David Muhlbaum: Smart Tax Deductions Non-Itemizers Can Claim

Jill Weisenberger, M.S., R.D.N., C.D.E : Before You Lose Your Mental Edge

Dana Dovey: Coffee Drinkers Rejoice! Your Cup Of Joe Can Prevent Death From Liver Disease

Chris Weller: Electric 'Thinking Cap' Puts Your Brain Power Into High Gear

The Kosher Gourmet by Marlene Parrish A gift of hazelnuts keeps giving --- for a variety of nutty recipes: Entree, side, soup, dessert

April 4, 2014

Rabbi David Gutterman: The Word for Nothing Means Everything

Charles Krauthammer: Kerry's folly, Chapter 3

Amy Peterson: A life of love: How to build lasting relationships with your children

John Ericson: Older Women: Save Your Heart, Prevent Stroke Don't Drink Diet

John Ericson: Why 50 million Americans will still have spring allergies after taking meds

Cameron Huddleston: Best and Worst Buys of April 2014

Stacy Rapacon: Great Mutual Funds for Young Investors

Sarah Boesveld: Teacher keeps promise to mail thousands of former students letters written by their past selves

The Kosher Gourmet by Sharon Thompson Anyone can make a salad, you say. But can they make a great salad? (SECRETS, TESTED TECHNIQUES + 4 RECIPES, INCLUDING DRESSINGS)

April 2, 2014

Paul Greenberg: Death and joy in the spring

Dan Barry: Should South Carolina Jews be forced to maintain this chimney built by Germans serving the Nazis?

Mayra Bitsko: Save me! An alien took over my child's personality

Frank Clayton: Get happy: 20 scientifically proven happiness activities

Susan Scutti: It's Genetic! Obesity and the 'Carb Breakdown' Gene

Lecia Bushak: Why Hand Sanitizer May Actually Harm Your Health

Stacy Rapacon: Great Funds You Can Own for $500 or Less

Cameron Huddleston: 7 Ways to Save on Home Decor

The Kosher Gourmet by Steve Petusevsky Exploring ingredients as edible-stuffed containers (TWO RECIPES + TIPS & TECHINQUES)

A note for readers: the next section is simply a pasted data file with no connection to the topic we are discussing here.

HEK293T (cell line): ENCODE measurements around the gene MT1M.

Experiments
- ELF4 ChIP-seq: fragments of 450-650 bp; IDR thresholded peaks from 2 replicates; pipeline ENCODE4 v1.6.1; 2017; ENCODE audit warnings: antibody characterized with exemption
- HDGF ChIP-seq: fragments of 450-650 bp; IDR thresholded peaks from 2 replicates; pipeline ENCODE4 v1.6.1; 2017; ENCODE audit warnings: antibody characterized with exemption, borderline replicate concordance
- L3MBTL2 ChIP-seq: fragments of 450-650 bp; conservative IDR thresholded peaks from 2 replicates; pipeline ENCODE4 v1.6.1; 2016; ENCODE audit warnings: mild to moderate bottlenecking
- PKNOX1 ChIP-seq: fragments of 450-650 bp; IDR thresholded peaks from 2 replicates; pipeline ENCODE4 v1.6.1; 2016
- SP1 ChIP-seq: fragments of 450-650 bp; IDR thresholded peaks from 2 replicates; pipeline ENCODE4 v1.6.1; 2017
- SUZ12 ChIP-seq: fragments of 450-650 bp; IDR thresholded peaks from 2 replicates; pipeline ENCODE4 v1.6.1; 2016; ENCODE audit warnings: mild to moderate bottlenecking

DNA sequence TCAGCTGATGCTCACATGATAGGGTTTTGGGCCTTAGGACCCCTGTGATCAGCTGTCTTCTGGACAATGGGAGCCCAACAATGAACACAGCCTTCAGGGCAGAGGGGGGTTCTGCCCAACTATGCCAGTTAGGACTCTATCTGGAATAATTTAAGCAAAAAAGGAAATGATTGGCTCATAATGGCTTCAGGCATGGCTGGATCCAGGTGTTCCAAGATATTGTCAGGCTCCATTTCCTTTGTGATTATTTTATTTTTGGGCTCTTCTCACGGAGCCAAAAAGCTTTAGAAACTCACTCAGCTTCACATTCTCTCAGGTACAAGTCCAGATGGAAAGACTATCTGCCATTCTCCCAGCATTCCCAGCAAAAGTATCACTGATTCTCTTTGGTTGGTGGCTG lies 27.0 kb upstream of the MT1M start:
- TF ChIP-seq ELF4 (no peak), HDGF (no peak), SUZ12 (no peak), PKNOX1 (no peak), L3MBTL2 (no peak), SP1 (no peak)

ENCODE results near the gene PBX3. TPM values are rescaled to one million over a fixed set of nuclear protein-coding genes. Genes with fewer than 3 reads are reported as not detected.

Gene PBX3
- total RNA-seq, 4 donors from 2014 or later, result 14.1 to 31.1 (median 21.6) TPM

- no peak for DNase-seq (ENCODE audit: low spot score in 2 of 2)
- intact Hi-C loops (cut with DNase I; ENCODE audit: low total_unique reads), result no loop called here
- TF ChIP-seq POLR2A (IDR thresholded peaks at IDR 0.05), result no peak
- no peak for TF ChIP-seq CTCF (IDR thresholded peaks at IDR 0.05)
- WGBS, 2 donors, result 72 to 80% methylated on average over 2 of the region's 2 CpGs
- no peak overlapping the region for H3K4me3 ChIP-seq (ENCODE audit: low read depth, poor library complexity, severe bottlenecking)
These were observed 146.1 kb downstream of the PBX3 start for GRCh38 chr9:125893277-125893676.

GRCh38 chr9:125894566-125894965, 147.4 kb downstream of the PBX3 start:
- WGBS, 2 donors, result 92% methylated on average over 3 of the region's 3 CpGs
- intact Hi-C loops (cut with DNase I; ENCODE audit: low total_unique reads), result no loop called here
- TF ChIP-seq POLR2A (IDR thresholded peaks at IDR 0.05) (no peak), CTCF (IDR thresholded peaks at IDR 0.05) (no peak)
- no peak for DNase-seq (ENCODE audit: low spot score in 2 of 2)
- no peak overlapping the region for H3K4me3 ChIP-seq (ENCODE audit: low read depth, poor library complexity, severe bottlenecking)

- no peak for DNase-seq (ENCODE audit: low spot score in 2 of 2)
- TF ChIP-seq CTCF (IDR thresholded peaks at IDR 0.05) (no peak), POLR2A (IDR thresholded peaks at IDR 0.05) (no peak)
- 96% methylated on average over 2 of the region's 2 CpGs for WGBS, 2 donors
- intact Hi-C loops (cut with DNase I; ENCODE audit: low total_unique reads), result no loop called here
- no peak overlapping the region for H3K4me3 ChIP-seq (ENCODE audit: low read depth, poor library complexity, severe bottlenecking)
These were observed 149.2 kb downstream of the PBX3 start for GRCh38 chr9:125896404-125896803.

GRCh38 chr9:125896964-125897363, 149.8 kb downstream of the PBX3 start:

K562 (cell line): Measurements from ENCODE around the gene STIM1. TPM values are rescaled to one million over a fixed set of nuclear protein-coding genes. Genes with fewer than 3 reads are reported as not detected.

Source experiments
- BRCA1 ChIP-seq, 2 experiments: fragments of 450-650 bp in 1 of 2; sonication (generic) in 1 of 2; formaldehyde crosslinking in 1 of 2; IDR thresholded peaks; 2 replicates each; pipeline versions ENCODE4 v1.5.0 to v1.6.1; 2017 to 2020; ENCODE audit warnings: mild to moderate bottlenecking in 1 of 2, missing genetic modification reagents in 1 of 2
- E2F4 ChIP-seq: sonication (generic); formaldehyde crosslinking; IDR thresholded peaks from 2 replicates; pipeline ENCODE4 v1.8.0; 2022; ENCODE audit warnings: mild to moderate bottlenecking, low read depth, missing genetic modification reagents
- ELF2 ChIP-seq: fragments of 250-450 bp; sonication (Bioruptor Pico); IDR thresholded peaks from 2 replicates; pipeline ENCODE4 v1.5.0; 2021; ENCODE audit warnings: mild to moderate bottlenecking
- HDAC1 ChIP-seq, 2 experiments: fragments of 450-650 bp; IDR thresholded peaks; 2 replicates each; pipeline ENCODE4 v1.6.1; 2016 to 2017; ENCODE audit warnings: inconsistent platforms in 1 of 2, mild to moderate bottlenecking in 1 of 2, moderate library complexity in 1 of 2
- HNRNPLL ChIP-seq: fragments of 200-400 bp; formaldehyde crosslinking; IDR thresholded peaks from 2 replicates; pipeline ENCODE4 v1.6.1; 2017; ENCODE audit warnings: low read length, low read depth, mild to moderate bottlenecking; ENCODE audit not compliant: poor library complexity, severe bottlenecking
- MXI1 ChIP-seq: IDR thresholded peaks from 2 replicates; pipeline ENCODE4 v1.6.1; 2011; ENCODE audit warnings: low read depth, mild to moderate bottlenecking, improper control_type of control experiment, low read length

Jewish World Review Sept. 25, 2009 / 7 Tishrei 5770

Obama's Self-Worship

By Mona Charen




http://www.JewishWorldReview.com | President Obama's speech to the United Nations has been called naive and even "post-American." It was something else, as well: the most extravagant excursion into self-worship we have yet seen in an American leader.

Beware of politicians who claim to be "humbled by the responsibility the American people have placed upon me." It's a neon sign flashing the opposite. And sure enough, in almost the next sentence, the president allowed that "I am well aware of the expectations that accompany my presidency around the world." Really? The whole world pulses with hope and expectation because Obama is president? People in Amsterdam, Sao Paulo and Taipei have a spring in their step because an Illinois Democrat won the White House?

Well, yes, he says, but it's not "about me," rather it's a reflection of dissatisfaction with the "status quo that has allowed us to be increasingly defined by our differences and outpaced by our problems." Oh, yes, and everyone around the world was electrified by Obama's campaign slogan because these expectations "are also rooted in hope. The hope that real change is possible and the hope that America will be a leader in bringing about such change."

Obama is, we are told, the smartest man to sit in the Oval in many a year. And yet he is capable of truly flabbergasting fatuities like this: "In this hall, we come from many places, but we share a common future." You don't say? That's right up there with Warren Harding's declaration that "the future lies before us."